There’s No Carlos Danger In Boston’s Race for Mayor

Also devoid of celebrities, blowhards, dilettantes, mega-millionaires, race-baiters, rabble-rousers, and single-issue crusaders.

Anthony Weiner

Photo by Talk Radio News Service on Flickr

New York City, last seen handing its top office to the highest-bidding billionaire, on Tuesday offered up the spectacle of a leading mayoral candidate with the sext-assault nom de plume “Carlos Danger.”

So, you can see why New York doesn’t consider Boston a world-class city. All we ever look for in a mayor is someone smart, serious, and dedicated to public service on behalf of the constituents.

Eight such candidates appeared together at a forum at WGBH studios last night, hosted by Allston-Brighton associations, and moderated by wonkish state senator (and congressional candidate) Will Brownsberger. The mayoral campaign has been chock-full of such events, giving it the feel of a typical at-large city council race; the candidates are becoming more comfortable and adept at them. Last night, Felix Arroyo, John Connolly, Rob Consalvo, Charlotte Golar Richie, Mike Ross, Bill Walczak, Marty Walsh, and Charles Yancey were able to give sharp answers in the short time snippets, demonstrating significant knowledge of the issues facing the city, while dutifully slipping in their key resume points.

That’s eight pretty solid, serious, scandal-free candidates for mayor. (Yancey might not be your cup of tea, but he’s a smart guy with a long record of service who knows city government as well as anybody.) John Barros and Dan Conley, who did not attend last night, are equally legit. That’s a lot of good candidates.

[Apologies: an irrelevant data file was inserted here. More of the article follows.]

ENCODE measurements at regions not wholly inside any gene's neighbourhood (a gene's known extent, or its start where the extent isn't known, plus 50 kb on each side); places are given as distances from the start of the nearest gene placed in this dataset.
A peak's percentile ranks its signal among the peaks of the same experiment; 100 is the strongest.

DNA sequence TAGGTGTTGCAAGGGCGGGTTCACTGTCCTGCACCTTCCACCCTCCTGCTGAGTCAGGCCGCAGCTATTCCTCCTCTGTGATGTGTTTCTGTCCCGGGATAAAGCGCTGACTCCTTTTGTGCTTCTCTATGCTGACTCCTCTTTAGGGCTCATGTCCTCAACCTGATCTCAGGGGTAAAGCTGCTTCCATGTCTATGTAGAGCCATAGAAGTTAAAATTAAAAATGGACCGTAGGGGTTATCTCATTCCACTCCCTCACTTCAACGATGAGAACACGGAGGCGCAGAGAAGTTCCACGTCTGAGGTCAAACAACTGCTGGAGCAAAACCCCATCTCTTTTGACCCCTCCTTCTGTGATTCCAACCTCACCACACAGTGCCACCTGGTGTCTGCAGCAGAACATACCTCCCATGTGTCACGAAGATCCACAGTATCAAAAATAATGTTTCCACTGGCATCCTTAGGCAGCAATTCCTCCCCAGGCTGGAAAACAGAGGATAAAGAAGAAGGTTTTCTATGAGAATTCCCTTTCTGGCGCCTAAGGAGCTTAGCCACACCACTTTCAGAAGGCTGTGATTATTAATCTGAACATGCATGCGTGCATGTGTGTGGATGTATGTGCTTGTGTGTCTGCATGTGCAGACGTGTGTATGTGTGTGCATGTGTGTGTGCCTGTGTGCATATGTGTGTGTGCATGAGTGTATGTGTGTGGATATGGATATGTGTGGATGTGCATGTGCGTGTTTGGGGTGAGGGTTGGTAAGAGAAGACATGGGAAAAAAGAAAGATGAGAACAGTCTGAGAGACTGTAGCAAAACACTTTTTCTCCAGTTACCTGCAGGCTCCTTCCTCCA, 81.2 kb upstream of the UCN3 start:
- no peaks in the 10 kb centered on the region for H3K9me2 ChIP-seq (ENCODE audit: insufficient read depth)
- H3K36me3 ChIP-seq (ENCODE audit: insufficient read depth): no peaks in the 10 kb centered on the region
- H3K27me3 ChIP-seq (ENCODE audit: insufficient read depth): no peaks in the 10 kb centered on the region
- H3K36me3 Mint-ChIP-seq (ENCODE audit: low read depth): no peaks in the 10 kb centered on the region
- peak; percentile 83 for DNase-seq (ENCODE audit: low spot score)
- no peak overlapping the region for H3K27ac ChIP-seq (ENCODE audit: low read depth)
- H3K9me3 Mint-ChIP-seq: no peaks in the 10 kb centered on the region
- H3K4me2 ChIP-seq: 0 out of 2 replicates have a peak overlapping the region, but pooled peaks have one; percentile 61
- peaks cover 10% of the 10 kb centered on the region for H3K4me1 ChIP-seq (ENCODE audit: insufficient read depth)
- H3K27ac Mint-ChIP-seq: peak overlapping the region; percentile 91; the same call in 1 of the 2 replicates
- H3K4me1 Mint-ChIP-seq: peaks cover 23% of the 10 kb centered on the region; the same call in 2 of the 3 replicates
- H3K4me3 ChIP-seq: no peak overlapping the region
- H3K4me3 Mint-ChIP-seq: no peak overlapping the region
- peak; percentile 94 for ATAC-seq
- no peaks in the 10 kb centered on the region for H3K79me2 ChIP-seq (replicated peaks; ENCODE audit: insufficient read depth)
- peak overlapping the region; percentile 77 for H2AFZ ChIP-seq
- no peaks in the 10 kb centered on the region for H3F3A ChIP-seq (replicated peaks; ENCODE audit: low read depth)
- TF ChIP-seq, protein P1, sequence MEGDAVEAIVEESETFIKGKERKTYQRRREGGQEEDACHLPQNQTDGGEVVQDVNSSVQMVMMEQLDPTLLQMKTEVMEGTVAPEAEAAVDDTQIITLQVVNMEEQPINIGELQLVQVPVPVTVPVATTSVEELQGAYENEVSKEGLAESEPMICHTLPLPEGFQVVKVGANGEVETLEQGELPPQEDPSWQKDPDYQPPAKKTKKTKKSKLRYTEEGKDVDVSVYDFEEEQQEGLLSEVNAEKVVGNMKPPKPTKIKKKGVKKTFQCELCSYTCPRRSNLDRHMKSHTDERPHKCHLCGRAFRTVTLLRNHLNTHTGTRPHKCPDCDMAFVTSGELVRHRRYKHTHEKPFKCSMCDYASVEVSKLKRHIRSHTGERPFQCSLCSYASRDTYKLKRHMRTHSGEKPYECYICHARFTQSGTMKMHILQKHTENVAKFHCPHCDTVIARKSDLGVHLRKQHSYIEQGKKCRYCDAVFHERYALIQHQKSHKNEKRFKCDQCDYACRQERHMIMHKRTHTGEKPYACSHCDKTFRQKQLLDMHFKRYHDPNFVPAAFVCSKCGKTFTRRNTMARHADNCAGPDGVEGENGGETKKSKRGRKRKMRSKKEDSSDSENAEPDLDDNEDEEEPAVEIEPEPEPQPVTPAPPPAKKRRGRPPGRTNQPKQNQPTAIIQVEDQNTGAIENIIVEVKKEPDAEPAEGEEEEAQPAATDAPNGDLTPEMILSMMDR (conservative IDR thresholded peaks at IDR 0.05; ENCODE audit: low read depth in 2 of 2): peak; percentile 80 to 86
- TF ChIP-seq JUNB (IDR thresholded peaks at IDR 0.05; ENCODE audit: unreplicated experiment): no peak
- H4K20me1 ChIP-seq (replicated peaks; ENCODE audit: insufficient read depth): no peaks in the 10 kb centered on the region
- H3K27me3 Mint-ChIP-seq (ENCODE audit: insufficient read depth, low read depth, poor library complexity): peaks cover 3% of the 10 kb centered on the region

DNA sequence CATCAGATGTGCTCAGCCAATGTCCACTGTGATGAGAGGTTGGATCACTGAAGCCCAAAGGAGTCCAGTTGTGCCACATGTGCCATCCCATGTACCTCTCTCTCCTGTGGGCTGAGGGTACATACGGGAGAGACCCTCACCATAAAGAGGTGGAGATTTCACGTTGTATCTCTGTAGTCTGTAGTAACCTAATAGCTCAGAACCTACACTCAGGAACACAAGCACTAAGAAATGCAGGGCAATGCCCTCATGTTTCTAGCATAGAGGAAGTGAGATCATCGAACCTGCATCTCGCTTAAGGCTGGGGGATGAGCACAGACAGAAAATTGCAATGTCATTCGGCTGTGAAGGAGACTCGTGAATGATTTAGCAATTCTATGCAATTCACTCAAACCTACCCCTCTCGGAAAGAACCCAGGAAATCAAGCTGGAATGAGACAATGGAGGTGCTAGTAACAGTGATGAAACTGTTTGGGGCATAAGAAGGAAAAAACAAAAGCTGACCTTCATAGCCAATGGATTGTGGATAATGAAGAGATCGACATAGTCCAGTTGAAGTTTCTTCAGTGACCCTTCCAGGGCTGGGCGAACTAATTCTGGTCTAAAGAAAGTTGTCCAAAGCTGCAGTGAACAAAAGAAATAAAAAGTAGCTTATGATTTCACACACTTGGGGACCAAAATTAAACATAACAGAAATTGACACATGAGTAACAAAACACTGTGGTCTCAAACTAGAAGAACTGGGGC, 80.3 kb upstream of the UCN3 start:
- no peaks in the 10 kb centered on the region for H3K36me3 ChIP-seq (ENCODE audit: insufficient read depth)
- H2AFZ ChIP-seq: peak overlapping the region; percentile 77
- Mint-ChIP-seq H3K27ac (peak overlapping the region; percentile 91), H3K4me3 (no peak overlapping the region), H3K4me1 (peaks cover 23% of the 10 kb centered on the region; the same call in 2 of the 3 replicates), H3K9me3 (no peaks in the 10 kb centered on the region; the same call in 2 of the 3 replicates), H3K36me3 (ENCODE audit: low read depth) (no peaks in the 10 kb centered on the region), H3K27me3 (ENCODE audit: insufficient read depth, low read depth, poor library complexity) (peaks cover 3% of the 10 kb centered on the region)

In addition to spouse-humiliating trouser-droppers, the large field is notably lacking in self-indulgent celebrities, blowhards, dilettantes, mega-millionaires, race-baiters, rabble-rousers, and single-issue crusaders.

Perhaps it’s the city’s Puritan spirit; or maybe Boston really has been molded into Tom Menino’s image.

All I know is that it makes the choice for the voter an awfully difficult one. It’s really hard to find good reasons to scratch candidates off your list. You have to actually evaluate and compare their views on the issues, and assess their abilities as a leader.

It would be way easier if some of them went a little Carlos Danger on us. Also, it would be much more fun for the media. But, alas, we’re not a great city like New York.